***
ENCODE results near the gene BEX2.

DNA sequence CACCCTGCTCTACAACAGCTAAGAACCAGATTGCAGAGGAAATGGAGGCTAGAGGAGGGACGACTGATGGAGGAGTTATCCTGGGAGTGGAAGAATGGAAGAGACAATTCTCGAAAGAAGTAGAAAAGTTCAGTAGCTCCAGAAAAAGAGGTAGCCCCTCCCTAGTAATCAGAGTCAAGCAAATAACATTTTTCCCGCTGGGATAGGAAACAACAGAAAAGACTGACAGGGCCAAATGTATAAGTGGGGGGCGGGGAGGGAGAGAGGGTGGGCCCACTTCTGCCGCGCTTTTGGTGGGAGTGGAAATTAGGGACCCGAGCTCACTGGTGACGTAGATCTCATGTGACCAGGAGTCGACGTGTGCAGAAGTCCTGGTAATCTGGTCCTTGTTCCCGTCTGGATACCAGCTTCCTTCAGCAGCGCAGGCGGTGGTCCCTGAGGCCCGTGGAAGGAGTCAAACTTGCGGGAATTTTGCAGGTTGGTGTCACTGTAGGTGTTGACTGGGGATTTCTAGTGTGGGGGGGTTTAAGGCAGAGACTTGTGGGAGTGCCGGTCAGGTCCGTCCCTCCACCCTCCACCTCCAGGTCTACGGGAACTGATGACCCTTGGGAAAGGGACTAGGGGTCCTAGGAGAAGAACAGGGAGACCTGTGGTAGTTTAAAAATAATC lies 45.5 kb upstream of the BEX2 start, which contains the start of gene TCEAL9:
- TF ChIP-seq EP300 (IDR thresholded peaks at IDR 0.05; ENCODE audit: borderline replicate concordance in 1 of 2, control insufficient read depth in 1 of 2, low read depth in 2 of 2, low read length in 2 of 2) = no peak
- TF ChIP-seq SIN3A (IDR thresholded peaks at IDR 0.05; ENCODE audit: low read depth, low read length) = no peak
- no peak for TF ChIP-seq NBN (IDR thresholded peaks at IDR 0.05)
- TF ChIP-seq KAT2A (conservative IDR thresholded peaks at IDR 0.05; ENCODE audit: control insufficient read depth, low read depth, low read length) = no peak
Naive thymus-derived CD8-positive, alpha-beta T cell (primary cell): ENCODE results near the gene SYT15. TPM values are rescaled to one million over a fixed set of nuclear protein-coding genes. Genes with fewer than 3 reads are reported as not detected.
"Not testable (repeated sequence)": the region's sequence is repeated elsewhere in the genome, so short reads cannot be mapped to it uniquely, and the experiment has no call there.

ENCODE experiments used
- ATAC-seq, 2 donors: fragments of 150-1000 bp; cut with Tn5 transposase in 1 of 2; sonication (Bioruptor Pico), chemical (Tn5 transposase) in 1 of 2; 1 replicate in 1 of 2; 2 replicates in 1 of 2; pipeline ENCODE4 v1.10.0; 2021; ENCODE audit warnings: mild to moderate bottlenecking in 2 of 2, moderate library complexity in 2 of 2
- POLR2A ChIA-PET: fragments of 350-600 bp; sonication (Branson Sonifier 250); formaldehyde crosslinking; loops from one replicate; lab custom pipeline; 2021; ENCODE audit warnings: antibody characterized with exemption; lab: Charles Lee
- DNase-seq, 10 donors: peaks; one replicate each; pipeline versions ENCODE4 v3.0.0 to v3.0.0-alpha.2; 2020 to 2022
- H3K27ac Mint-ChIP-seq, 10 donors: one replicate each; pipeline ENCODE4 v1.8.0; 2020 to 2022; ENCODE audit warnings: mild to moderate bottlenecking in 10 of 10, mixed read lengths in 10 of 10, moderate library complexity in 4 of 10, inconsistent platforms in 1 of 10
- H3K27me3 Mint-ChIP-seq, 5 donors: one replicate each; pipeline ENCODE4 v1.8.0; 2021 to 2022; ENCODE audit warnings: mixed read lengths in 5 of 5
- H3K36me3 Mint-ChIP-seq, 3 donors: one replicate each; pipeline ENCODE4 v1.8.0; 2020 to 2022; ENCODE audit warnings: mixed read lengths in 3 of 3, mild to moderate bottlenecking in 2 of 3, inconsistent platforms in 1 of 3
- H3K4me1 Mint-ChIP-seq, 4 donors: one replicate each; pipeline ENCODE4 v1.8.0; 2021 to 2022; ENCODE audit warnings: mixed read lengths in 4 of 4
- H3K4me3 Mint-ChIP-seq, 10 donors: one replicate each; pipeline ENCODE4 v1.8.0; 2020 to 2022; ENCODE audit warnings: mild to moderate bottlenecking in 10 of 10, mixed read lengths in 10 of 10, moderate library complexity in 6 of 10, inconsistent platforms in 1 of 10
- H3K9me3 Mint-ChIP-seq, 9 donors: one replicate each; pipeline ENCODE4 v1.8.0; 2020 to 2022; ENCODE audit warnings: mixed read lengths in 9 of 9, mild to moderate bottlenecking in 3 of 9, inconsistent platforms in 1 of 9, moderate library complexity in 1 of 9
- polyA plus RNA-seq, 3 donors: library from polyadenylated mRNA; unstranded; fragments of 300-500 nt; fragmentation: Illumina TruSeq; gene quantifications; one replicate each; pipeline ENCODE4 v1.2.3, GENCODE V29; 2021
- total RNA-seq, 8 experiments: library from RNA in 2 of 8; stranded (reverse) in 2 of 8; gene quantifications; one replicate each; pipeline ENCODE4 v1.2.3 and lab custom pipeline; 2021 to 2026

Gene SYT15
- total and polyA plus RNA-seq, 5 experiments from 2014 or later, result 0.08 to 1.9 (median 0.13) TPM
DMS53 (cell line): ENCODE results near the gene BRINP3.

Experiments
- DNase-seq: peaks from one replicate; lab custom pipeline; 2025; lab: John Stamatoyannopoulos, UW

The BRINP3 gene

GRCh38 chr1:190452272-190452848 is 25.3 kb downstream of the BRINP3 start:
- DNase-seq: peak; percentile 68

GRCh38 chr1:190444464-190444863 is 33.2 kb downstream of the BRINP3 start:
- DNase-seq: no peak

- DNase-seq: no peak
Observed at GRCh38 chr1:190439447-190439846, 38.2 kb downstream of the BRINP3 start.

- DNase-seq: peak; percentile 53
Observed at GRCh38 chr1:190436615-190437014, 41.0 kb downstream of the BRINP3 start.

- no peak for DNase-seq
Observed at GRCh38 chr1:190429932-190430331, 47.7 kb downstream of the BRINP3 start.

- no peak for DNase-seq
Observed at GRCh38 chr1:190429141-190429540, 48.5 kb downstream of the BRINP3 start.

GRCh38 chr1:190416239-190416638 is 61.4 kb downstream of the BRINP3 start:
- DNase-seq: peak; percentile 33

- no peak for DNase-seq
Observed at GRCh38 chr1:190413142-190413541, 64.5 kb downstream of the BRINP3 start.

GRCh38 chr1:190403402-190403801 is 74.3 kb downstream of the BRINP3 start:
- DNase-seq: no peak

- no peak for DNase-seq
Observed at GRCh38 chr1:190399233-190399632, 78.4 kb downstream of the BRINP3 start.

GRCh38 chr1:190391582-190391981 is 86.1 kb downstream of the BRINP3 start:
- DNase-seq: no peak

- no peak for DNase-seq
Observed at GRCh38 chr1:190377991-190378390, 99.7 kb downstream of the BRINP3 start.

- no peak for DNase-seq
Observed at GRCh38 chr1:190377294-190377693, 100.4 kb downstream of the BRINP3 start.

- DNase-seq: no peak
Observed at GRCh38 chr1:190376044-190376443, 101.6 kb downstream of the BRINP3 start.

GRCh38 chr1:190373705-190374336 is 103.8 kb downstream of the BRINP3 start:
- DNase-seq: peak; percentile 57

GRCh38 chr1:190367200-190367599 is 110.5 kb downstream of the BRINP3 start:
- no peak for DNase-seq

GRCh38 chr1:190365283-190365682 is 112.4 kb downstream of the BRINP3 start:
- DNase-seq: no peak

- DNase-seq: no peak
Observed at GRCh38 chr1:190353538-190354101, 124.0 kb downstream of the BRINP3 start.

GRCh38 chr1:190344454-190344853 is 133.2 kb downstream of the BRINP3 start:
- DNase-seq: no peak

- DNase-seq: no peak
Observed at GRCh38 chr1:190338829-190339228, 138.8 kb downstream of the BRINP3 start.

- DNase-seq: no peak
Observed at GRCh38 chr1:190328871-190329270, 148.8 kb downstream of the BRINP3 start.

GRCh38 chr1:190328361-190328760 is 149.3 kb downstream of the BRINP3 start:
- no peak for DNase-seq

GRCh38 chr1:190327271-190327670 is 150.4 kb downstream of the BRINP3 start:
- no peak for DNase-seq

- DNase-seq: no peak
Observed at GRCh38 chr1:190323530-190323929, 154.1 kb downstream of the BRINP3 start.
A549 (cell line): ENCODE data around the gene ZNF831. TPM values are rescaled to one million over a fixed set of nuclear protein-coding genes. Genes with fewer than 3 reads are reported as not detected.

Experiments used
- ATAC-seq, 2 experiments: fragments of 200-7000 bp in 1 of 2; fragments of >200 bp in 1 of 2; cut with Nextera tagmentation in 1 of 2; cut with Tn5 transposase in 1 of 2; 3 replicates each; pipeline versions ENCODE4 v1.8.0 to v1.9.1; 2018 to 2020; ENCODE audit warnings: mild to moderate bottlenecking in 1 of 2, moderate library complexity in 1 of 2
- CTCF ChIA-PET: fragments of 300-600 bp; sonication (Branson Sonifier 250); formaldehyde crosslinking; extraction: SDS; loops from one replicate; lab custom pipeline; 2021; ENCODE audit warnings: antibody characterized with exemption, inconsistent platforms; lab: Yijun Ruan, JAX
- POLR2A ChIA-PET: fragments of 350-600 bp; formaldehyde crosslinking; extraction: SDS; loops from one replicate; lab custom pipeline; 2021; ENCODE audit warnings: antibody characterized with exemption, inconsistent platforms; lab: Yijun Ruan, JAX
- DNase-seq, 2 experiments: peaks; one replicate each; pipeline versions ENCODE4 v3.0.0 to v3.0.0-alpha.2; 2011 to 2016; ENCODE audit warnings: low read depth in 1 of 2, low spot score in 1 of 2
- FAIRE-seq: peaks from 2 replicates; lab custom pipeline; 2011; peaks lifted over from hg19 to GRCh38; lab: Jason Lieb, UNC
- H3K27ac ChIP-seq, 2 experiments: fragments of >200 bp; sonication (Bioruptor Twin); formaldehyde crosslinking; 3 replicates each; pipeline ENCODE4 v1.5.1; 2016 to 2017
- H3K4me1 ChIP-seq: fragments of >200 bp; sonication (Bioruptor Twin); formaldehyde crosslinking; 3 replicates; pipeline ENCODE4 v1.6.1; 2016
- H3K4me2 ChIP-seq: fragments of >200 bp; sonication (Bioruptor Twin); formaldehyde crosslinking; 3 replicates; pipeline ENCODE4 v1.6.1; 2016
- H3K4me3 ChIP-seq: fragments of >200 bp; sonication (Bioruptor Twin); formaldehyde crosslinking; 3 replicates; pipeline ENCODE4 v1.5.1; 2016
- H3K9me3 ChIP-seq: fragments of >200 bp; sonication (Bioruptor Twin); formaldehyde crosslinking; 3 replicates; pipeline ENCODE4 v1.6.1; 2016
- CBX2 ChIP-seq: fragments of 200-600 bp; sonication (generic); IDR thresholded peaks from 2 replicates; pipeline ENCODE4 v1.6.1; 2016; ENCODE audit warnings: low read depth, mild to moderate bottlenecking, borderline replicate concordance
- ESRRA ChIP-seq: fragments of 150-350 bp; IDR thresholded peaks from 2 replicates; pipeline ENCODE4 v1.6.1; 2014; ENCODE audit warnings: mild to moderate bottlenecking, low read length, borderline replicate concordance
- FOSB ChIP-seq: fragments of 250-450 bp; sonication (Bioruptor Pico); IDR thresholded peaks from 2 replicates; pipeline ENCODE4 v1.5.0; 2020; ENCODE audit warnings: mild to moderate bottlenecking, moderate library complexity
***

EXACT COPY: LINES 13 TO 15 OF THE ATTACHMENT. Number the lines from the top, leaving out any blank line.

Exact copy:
- H3K27ac Mint-ChIP-seq, 10 donors: one replicate each; pipeline ENCODE4 v1.8.0; 2020 to 2022; ENCODE audit warnings: mild to moderate bottlenecking in 10 of 10, mixed read lengths in 10 of 10, moderate library complexity in 4 of 10, inconsistent platforms in 1 of 10
- H3K27me3 Mint-ChIP-seq, 5 donors: one replicate each; pipeline ENCODE4 v1.8.0; 2021 to 2022; ENCODE audit warnings: mixed read lengths in 5 of 5
- H3K36me3 Mint-ChIP-seq, 3 donors: one replicate each; pipeline ENCODE4 v1.8.0; 2020 to 2022; ENCODE audit warnings: mixed read lengths in 3 of 3, mild to moderate bottlenecking in 2 of 3, inconsistent platforms in 1 of 3